Pandemics are nothing new, but the way we handle them sure has changed in the last 100 years.

According to, in the 1800s, tuberculosis was the leading cause of death in the United States. There was no vaccine or antibiotic. A patient's best hope was to move to a drier, higher climate, and that's what brought many people to Colorado. Physicians believed that fresh air and sunshine could cure many ailments. Treatment facilities for TB patients started popping up, including the first one in Denver in 1860.

At the time approximately one in three Colorado residents suffered from TB, and one-third of all deaths in the state were attributed to TB.

The symptoms of TB sound very familiar in relation to today's COVID scene - chest pain, coughing, shortness of breath, along with other symptoms. While the term "social distancing" did not exist yet, that's precisely how TB patients were treated. Sometimes this would be in a health spa-like facility, but those who couldn't afford the treatment would be houses in sanatoriums, which, essentially were a collection of small tents or huts where the patients could be isolated. People would sit outside for as long as 10 hours, even in a blizzard, in order to be exposed to the fresh air. Some would eat rare plants and sip mineral water.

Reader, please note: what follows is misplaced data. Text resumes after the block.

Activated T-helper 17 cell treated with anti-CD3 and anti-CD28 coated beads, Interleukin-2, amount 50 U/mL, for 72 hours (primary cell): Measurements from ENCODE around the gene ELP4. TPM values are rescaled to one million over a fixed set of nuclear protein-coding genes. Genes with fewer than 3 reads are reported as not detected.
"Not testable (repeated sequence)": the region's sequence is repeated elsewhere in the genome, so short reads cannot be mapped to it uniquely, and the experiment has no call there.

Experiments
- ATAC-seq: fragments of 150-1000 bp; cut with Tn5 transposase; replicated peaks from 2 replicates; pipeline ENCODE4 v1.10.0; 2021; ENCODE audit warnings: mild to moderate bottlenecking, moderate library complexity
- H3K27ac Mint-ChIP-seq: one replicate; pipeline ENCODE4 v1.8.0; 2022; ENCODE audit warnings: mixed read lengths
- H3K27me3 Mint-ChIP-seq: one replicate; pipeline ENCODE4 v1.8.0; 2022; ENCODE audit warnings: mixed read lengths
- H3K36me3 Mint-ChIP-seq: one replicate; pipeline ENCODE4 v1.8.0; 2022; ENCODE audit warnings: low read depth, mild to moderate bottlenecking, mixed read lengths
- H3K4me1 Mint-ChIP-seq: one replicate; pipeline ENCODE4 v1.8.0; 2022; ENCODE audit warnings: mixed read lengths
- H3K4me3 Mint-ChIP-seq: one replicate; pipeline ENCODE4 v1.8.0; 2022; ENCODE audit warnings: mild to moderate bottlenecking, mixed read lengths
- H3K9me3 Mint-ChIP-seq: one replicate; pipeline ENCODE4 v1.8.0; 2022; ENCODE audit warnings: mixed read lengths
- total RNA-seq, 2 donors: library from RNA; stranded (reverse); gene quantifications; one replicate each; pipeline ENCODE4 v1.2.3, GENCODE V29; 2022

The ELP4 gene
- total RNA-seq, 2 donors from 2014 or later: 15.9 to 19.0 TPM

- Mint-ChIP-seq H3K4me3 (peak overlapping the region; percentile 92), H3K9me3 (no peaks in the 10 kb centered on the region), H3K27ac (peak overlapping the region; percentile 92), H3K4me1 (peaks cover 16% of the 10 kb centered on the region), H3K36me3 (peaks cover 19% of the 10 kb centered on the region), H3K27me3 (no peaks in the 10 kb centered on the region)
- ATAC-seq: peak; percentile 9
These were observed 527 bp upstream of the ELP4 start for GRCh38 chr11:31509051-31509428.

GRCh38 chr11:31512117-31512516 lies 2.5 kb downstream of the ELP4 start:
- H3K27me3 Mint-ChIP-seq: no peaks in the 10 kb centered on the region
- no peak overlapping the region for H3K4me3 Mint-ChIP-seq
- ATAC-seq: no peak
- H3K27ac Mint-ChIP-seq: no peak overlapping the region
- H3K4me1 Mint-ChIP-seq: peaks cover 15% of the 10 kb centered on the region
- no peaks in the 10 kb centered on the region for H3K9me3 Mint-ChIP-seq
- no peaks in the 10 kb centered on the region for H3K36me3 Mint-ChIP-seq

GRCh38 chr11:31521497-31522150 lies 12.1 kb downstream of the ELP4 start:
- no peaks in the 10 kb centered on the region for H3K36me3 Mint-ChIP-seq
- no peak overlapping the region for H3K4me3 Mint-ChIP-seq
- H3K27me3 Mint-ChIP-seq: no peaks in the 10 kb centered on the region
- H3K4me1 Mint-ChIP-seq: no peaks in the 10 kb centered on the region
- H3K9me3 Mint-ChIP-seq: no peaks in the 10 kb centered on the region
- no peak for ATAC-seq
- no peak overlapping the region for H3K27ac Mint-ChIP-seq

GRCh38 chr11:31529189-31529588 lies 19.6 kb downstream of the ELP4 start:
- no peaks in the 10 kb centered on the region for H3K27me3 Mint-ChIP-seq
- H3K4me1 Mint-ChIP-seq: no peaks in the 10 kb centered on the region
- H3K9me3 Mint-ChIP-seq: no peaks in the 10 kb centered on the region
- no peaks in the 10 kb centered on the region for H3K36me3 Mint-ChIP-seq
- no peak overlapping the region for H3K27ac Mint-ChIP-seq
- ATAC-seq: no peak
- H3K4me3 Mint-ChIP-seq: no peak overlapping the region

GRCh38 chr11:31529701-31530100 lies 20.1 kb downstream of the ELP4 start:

At the time, doctors didn't realize TB could be spread only by close contact with an infected person's breath. Consequently, worthless restrictions were put in place. Spitting was outlawed, and women were encouraged to shorten their dresses so they wouldn't spread the disease with dust from the streets of the city. At one point, the Colorado legislature discussed the idea of making people infected with TB wear bells around their necks as a warning sign to others to keep their distance.

At long last, the TB pandemic in Colorado came to an end in the 1940s when antibiotics became an effective treatment for the disease. However, around the world, TB remains a serious problem. According to the World Health Organization, 1.4 million people died globally from TB, and, just like with COVID, many people who died had underlying health conditions such as HIV.

It's interesting to look back and see how Colorado handled a pandemic 100 years ago. Hopefully, this time around it won't take several decades for us to get COVID-19 under control.

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